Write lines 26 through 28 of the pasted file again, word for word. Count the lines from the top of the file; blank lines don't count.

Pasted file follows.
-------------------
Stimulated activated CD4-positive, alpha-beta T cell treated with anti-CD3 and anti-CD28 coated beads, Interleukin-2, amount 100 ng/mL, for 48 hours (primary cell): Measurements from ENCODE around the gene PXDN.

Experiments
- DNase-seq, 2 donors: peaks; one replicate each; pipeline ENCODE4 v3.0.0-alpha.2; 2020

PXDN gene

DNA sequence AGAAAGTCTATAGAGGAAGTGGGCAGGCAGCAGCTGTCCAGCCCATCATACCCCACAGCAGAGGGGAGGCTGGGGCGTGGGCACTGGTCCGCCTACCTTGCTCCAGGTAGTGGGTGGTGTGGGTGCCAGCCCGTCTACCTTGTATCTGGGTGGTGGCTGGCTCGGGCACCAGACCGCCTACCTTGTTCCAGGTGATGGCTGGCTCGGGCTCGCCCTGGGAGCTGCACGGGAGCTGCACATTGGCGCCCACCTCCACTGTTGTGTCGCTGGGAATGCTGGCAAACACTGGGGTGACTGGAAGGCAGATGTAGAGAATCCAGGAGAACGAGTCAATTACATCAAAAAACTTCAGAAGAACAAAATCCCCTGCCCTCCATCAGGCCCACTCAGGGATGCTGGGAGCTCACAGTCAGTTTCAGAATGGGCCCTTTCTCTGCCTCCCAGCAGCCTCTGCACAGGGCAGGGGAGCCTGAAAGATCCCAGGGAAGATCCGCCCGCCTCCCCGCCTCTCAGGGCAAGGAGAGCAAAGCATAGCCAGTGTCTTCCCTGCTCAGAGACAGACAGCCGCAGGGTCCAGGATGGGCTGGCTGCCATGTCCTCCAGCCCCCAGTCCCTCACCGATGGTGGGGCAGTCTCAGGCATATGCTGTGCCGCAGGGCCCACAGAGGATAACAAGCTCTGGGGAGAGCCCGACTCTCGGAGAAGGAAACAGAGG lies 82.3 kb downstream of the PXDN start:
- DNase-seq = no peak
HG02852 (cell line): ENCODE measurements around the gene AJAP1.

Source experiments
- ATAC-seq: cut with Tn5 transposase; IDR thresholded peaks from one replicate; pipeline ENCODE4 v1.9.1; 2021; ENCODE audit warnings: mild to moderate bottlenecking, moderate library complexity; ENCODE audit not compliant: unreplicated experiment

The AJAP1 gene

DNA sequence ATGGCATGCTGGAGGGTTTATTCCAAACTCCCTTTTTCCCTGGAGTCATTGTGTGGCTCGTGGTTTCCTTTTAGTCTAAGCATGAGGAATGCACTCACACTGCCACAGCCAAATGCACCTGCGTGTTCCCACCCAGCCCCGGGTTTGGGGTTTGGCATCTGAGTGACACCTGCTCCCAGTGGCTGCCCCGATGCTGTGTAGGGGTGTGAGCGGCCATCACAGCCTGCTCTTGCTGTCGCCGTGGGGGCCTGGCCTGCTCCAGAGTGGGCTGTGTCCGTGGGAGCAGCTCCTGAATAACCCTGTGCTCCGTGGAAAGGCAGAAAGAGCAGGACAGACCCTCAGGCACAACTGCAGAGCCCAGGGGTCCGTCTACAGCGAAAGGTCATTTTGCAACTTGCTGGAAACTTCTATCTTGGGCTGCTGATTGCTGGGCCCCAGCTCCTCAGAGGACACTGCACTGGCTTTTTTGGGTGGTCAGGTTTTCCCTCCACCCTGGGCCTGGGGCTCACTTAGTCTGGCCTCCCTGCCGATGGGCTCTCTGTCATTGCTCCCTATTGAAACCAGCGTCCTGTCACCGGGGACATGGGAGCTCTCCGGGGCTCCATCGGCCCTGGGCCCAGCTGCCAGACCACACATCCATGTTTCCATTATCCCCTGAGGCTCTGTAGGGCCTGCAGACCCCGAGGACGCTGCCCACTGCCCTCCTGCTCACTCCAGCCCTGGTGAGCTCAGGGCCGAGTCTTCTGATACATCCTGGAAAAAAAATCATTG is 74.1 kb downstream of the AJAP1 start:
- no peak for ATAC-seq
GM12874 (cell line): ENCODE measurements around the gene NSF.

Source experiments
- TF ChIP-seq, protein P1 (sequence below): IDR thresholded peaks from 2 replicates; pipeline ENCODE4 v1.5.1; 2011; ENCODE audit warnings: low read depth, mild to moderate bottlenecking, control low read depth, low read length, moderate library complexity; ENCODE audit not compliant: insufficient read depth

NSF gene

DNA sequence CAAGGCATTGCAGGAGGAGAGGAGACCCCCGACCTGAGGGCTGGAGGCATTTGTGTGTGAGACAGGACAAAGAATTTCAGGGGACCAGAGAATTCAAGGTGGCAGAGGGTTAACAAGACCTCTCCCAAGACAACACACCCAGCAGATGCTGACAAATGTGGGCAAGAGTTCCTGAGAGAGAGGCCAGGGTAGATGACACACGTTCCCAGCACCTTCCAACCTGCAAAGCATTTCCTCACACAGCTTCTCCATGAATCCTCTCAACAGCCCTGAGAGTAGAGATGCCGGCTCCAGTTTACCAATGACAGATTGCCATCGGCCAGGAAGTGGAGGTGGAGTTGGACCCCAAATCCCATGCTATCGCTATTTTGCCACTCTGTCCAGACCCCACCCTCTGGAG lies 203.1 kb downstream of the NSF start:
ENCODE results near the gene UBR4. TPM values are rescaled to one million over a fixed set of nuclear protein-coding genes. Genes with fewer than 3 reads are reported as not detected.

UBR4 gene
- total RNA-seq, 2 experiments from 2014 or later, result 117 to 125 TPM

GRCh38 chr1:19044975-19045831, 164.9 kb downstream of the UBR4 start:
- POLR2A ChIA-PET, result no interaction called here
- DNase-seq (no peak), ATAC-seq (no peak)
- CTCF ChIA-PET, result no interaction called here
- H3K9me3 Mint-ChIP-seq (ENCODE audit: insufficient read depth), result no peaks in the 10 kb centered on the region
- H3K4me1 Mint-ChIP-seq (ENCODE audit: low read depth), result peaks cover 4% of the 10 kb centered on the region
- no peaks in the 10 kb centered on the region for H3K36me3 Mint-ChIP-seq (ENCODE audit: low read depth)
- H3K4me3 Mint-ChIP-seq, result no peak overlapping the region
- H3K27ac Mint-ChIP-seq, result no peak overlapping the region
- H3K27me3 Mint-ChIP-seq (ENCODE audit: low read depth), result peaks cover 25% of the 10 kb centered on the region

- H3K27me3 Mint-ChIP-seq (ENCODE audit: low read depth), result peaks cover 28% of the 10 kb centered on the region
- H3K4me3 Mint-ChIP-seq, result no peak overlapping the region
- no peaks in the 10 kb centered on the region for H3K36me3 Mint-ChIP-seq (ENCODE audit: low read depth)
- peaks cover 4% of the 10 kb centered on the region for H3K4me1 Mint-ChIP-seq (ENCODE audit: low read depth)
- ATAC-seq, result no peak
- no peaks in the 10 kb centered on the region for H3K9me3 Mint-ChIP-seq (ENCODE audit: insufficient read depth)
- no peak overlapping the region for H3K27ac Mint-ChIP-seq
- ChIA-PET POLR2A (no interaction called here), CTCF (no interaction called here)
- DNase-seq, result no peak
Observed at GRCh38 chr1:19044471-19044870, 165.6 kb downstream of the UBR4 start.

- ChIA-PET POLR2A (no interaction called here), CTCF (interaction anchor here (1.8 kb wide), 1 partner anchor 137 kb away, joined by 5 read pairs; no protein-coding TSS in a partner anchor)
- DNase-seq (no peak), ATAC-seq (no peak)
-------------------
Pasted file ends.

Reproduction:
- H3K4me1 Mint-ChIP-seq (ENCODE audit: low read depth), result peaks cover 4% of the 10 kb centered on the region
- no peaks in the 10 kb centered on the region for H3K36me3 Mint-ChIP-seq (ENCODE audit: low read depth)
- H3K4me3 Mint-ChIP-seq, result no peak overlapping the region